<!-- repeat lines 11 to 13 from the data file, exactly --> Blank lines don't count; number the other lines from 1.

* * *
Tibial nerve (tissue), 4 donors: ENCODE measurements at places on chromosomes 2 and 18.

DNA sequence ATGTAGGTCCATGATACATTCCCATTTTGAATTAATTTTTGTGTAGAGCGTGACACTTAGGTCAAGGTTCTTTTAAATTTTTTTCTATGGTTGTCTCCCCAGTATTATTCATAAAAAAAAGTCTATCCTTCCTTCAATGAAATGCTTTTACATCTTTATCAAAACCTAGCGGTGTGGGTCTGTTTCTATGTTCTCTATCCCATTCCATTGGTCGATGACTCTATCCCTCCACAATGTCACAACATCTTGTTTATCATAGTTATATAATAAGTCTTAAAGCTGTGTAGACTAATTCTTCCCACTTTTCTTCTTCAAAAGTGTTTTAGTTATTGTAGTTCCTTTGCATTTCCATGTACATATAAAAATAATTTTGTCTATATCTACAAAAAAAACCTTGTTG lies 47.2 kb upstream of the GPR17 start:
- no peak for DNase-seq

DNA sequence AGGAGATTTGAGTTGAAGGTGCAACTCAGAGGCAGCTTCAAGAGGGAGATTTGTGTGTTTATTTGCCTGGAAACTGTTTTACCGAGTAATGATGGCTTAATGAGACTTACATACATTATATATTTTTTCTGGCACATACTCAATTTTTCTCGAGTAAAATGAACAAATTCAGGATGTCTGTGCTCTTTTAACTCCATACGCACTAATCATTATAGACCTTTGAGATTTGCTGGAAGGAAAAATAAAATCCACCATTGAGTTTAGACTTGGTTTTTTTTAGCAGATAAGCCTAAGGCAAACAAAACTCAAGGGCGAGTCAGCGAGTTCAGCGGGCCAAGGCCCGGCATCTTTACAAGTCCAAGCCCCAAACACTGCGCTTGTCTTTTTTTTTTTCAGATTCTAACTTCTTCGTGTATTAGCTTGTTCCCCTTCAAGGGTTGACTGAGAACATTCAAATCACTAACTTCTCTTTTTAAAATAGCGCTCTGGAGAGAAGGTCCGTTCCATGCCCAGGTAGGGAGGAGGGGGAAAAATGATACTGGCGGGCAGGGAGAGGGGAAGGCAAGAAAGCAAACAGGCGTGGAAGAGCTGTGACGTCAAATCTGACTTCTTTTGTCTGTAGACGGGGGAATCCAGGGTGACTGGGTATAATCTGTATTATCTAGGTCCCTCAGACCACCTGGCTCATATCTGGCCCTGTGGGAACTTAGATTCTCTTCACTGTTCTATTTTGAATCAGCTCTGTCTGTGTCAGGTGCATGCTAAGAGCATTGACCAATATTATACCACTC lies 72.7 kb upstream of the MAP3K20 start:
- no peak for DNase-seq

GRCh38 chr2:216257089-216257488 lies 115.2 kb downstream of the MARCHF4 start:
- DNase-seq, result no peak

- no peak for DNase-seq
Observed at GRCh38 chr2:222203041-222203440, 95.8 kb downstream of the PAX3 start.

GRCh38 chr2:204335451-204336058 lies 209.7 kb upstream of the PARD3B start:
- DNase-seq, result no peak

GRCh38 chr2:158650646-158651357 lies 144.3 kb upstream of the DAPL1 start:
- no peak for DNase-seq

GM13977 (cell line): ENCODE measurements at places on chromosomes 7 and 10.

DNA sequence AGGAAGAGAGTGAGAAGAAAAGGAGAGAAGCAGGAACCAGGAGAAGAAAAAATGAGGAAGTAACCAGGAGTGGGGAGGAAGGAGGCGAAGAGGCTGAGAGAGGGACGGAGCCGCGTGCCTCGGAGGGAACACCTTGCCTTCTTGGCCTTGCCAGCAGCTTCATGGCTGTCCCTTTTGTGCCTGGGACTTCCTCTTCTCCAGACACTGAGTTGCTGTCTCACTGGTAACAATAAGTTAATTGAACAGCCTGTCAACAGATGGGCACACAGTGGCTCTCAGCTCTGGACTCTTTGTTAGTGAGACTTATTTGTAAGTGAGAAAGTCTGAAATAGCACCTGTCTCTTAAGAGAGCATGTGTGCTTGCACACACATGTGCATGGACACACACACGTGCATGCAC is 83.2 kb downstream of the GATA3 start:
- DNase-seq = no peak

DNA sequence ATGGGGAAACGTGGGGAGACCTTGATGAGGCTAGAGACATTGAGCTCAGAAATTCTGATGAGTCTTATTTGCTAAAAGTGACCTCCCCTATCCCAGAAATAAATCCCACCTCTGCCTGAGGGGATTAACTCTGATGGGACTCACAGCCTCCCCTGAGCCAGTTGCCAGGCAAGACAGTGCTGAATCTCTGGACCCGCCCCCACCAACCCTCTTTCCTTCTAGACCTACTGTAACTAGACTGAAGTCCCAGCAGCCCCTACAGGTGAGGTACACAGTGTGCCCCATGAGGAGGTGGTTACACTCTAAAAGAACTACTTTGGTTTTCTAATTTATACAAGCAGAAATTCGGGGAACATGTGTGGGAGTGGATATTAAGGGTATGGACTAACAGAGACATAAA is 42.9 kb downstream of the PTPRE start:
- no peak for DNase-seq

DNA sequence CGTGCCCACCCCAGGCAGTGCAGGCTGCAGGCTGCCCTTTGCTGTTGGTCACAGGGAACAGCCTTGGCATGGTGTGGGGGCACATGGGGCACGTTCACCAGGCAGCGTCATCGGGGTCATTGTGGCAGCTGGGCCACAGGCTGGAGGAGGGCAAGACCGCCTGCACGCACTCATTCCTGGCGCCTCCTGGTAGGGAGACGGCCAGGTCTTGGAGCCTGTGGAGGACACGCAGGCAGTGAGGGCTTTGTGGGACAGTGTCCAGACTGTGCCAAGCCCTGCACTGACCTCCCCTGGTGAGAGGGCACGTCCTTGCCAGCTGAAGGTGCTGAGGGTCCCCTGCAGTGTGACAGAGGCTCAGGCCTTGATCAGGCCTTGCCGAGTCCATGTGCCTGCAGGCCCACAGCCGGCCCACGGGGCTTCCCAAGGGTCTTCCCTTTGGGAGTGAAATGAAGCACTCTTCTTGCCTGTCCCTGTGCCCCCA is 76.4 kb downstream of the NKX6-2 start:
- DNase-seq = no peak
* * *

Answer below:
- DNase-seq, result no peak

GRCh38 chr2:158650646-158651357 lies 144.3 kb upstream of the DAPL1 start:
- no peak for DNase-seq